A lesson for the students on the bus from Smith. Whether it’s what you call the airport or how you label your big highway, “However you can market your region, market your region.”
The airport, which got a new terminal building in 2019, is a first-rate front door for the Lee and Chatham economic development efforts. But more than that, it is a symbol of how counties work together to land big projects. “It is important to have good relations with neighbors, because you never know what assets can be shared,” said Smith.
Every big project is going to rely on workers from many counties.
“The [NC] Department of Commerce created a map for us that showed that within 60 minutes of where we’re standing are 22 counties,” said Smith. “And so when the General Assembly and the governor are trying to figure out who they want to help . . . a project [like VinFast] isn’t just Chatham County. It’s multiple counties.”
And it’s not just workers. The 7,500-job VinFast project just inside Chatham at the Triangle Innovation Point Megasite, will get water and sewer from Sanford in Lee. The Wolfspeed plant going up at the Chatham-Siler City Advanced Manufacturing Site will get water from Asheboro and sewer from Ramseur, two Randolph County towns. The new Apex Gateway Park on U.S. 64, barely inside Chatham, will get water and sewer from Apex in Wake County. And at the new training facility, the Moore Center at the community college in Sanford, VinFast has 30,000 square feet reserved, because the college serves a three-county region – Chatham, Harnett and Lee.
We were seated in a conference room at the airport, what Smith calls “our lucky room.”
It was in this conference room where he first met with VinFast representatives. This was also where he first met with Wolfspeed about building its plant in Chatham instead of New York state.
The VinFast and Wolfspeed projects are two of the wins – like Toyota and Boom – that have helped turn the Carolina Core from a concept into reality. One part of this will be the transformation of U.S. 421 into Interstate 685, an advanced manufacturing corridor from Greensboro down to I-95 and the Fayetteville area, anchored by Fort Bragg, the largest military base by population in the country.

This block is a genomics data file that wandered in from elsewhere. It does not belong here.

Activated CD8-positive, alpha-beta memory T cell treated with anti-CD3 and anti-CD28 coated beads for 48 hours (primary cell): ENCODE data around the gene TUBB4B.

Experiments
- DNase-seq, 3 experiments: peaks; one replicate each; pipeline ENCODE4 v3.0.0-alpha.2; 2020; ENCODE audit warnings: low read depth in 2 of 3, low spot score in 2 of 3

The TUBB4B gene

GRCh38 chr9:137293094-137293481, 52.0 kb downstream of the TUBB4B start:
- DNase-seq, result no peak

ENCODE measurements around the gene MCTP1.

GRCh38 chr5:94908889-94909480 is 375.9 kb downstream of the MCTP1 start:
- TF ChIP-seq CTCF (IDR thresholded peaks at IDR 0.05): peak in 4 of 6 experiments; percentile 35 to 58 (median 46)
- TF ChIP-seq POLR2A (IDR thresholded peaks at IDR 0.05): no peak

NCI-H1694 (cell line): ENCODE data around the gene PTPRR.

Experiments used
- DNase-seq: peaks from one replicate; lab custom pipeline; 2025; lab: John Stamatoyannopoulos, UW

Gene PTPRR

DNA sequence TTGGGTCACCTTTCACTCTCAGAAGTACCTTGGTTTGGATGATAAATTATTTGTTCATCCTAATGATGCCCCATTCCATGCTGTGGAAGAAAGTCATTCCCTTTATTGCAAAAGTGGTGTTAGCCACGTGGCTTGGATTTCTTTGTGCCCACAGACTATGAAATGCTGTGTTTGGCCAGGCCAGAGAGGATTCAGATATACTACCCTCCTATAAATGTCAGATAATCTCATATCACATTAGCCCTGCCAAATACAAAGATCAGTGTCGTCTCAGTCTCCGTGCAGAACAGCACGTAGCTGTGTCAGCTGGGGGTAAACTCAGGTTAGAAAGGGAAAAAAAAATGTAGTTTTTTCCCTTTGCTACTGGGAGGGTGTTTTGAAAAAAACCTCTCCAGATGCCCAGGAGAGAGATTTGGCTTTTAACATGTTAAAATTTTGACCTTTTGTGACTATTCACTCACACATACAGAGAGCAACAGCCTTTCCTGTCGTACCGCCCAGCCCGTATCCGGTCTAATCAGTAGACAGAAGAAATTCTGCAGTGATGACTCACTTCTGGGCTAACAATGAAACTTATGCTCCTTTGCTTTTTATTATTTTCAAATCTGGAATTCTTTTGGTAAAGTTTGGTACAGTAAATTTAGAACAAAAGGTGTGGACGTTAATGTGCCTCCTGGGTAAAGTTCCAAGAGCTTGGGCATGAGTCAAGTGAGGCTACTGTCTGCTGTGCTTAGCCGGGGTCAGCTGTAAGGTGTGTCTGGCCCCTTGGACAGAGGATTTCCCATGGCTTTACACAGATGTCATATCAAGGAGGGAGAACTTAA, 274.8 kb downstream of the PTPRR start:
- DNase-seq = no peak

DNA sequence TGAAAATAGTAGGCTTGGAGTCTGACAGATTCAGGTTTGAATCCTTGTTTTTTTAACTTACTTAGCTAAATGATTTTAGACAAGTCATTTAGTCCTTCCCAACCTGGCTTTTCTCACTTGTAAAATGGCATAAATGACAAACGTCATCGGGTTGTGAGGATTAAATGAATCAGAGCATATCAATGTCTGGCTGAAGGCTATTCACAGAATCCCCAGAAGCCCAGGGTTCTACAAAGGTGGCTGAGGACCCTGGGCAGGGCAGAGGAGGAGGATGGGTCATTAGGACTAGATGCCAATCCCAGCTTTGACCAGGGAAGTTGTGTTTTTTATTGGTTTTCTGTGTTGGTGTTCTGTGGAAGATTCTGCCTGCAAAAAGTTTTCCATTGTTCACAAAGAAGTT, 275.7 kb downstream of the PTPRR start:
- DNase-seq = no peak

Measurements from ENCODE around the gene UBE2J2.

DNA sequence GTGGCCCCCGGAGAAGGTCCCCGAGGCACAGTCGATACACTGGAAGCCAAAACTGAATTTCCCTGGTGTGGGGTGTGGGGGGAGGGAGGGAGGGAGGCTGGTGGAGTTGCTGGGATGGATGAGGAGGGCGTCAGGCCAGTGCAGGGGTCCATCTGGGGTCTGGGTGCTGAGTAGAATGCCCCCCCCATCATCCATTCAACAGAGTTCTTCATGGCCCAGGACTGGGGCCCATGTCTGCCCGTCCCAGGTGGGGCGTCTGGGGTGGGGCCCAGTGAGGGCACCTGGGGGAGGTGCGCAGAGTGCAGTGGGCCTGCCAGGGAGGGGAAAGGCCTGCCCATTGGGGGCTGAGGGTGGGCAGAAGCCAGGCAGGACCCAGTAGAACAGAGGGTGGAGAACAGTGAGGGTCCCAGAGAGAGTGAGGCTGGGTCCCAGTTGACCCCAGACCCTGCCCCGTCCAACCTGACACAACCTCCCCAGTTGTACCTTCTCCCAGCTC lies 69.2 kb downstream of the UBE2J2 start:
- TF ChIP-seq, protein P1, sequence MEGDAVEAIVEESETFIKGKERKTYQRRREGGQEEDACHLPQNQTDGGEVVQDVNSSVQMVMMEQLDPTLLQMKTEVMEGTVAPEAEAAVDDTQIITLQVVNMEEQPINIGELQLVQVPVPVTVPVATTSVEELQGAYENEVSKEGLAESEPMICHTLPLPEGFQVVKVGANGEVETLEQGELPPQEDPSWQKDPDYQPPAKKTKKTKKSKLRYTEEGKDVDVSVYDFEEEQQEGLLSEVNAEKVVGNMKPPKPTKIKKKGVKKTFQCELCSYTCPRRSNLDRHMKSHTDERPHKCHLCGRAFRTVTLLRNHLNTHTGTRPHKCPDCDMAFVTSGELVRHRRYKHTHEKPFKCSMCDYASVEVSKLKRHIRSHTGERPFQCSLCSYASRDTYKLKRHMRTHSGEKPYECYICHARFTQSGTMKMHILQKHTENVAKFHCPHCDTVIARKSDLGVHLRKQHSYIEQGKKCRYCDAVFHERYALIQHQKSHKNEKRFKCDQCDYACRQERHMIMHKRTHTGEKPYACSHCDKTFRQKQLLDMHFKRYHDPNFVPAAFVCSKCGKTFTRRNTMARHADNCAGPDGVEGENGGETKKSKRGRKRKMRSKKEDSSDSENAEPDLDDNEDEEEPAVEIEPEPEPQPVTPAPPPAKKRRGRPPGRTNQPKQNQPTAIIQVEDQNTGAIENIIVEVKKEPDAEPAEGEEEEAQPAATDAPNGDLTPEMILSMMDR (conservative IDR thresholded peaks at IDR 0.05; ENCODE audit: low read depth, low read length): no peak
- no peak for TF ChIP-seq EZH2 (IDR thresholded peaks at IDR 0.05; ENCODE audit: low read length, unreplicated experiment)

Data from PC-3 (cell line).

A beneficiary of this corridor will be a different type of project – the residential-commercial Chatham Park community between Jordan Lake and Pittsboro, which will cover 8,500 acres when it is built out. It will cover more land area than Research Triangle Park, Smith noted, by way of making a point, because they are very different things. He also used RTP as an example of how to think about Chatham’s central location. At the western end of the 710-square mile county, the Wolfspeed site is about 15 minutes away from the Toyota site in Liberty, itself near Greensboro. In the northeastern-most corner of Chatham, you can walk to the Wake County part of RTP.
Back on the bus
We toured the site where VinFast is now clearing land. Next door, a FedEx distribution center is getting ready to open. The bus then drove over to Chatham Park for lunch and a presentation by one of the developers, Julian “Bubba” Rawl, who, with his Preston Development partner Tim Smith and SAS CEO James Goodnight have shaped Cary, North Raleigh and now the east side of Chatham.
Chatham Park is the largest residential-commercial project on the East Coast, and represents 20 years of land acquisition and planning. When all that started, North Carolina was just getting focused on mega-sites – massive, fully assembled tracts with utilities, power, zoning and road access and incentives – to recruit big manufacturers. Rawl pointed to a map showing the projects that now run between Sanford and Greensboro. “We knew they were in play when we started, but really, it was a leap of faith.”
But assembling the 160 parcels for Chatham Park required the same kind of focus and determination that it has taken to assemble the mega-sites that put North Carolina in the game for large industrial projects. And it helps recruit companies to the Carolina Core to have a large emerging community like Chatham Park, which will have 25,000 homes and 60,000 residents when it is built out over the next 20 years. Chatham County today has around 80,000 residents.
In the woods
Before the day was out, we would look at dirt being moved at the Wolfspeed site. Smith is glad they are building at the front of the property so the factory would be visible from U.S. 64.
That’s one of the things about projects, is that you can get a lot of them but because they go on large pieces of land, all that activity can be hard to see from the road.
“One of the challenges we’ve had over time is still, today . . . when you drive here from Raleigh, you see freeway, you see a bunch of woods, and you’re like, where am I? I’m out in the woods. Nothing’s here.
“And so we’ve had to create a lot of images to show and remind people either what’s here now, or what’s about to come.”